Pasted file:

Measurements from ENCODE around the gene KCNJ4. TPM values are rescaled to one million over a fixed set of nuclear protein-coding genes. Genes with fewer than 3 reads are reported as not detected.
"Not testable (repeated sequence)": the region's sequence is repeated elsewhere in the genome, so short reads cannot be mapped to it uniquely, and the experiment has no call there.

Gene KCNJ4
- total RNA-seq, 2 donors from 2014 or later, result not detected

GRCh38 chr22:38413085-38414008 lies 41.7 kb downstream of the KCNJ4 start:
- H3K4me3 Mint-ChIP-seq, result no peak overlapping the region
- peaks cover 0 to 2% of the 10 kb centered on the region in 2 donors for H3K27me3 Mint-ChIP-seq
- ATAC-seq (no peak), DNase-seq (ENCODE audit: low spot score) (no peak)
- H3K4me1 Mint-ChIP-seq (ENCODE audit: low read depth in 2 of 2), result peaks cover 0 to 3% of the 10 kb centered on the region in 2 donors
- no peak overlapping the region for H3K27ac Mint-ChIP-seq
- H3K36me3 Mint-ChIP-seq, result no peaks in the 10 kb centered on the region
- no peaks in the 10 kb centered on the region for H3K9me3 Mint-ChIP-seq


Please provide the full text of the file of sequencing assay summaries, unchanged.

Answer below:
Measurements from ENCODE around the gene KCNJ4. TPM values are rescaled to one million over a fixed set of nuclear protein-coding genes. Genes with fewer than 3 reads are reported as not detected.
"Not testable (repeated sequence)": the region's sequence is repeated elsewhere in the genome, so short reads cannot be mapped to it uniquely, and the experiment has no call there.

Gene KCNJ4
- total RNA-seq, 2 donors from 2014 or later, result not detected

GRCh38 chr22:38413085-38414008 lies 41.7 kb downstream of the KCNJ4 start:
- H3K4me3 Mint-ChIP-seq, result no peak overlapping the region
- peaks cover 0 to 2% of the 10 kb centered on the region in 2 donors for H3K27me3 Mint-ChIP-seq
- ATAC-seq (no peak), DNase-seq (ENCODE audit: low spot score) (no peak)
- H3K4me1 Mint-ChIP-seq (ENCODE audit: low read depth in 2 of 2), result peaks cover 0 to 3% of the 10 kb centered on the region in 2 donors
- no peak overlapping the region for H3K27ac Mint-ChIP-seq
- H3K36me3 Mint-ChIP-seq, result no peaks in the 10 kb centered on the region
- no peaks in the 10 kb centered on the region for H3K9me3 Mint-ChIP-seq